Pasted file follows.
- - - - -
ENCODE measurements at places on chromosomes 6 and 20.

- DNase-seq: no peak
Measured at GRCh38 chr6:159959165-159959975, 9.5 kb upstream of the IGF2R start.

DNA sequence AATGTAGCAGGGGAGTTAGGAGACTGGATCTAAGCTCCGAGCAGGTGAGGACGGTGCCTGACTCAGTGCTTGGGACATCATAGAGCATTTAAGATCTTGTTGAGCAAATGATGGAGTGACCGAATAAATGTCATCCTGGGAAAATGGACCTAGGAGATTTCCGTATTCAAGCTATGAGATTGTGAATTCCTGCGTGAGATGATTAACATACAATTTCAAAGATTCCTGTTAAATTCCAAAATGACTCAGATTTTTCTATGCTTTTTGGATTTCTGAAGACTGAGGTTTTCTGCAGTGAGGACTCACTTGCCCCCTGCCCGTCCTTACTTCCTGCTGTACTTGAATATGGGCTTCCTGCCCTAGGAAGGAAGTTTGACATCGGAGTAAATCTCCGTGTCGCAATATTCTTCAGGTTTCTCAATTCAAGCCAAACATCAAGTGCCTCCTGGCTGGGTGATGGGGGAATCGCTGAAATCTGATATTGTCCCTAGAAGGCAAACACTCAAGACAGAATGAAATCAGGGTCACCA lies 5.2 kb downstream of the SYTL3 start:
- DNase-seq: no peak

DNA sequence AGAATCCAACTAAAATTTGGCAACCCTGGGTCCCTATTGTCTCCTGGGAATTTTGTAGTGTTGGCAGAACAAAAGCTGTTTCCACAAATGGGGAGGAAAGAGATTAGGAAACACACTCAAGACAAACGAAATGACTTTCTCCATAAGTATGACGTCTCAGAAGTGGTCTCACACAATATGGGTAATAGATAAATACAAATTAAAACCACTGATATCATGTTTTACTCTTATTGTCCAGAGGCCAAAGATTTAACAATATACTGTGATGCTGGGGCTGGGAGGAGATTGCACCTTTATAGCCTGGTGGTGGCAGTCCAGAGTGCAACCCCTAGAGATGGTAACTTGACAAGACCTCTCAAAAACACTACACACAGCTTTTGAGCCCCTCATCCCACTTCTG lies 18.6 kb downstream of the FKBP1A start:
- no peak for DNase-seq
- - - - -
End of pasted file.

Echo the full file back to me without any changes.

ENCODE measurements at places on chromosomes 6 and 20.

- DNase-seq: no peak
Measured at GRCh38 chr6:159959165-159959975, 9.5 kb upstream of the IGF2R start.

DNA sequence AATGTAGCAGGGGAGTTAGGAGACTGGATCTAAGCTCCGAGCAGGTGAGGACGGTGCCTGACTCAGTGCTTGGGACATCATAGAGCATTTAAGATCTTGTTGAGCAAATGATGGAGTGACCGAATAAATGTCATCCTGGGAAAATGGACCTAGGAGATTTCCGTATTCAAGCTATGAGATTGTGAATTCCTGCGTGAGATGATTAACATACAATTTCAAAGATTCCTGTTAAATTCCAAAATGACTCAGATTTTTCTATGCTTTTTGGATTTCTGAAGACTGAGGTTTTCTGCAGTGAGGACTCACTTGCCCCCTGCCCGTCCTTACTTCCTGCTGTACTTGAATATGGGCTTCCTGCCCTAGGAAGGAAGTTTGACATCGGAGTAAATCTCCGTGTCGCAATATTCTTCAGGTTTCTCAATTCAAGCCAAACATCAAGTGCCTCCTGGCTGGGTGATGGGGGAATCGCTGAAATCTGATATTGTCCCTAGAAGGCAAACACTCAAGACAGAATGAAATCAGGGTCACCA lies 5.2 kb downstream of the SYTL3 start:
- DNase-seq: no peak

DNA sequence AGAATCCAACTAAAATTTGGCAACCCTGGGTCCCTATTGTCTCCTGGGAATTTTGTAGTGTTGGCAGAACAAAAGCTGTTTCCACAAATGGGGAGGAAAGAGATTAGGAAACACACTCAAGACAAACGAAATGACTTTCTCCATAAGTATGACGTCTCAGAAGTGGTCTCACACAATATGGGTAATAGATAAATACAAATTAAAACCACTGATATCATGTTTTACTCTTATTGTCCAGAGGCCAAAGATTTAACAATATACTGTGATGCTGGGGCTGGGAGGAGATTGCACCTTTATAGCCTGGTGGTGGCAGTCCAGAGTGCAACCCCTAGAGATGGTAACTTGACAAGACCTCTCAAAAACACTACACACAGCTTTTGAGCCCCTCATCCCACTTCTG lies 18.6 kb downstream of the FKBP1A start:
- no peak for DNase-seq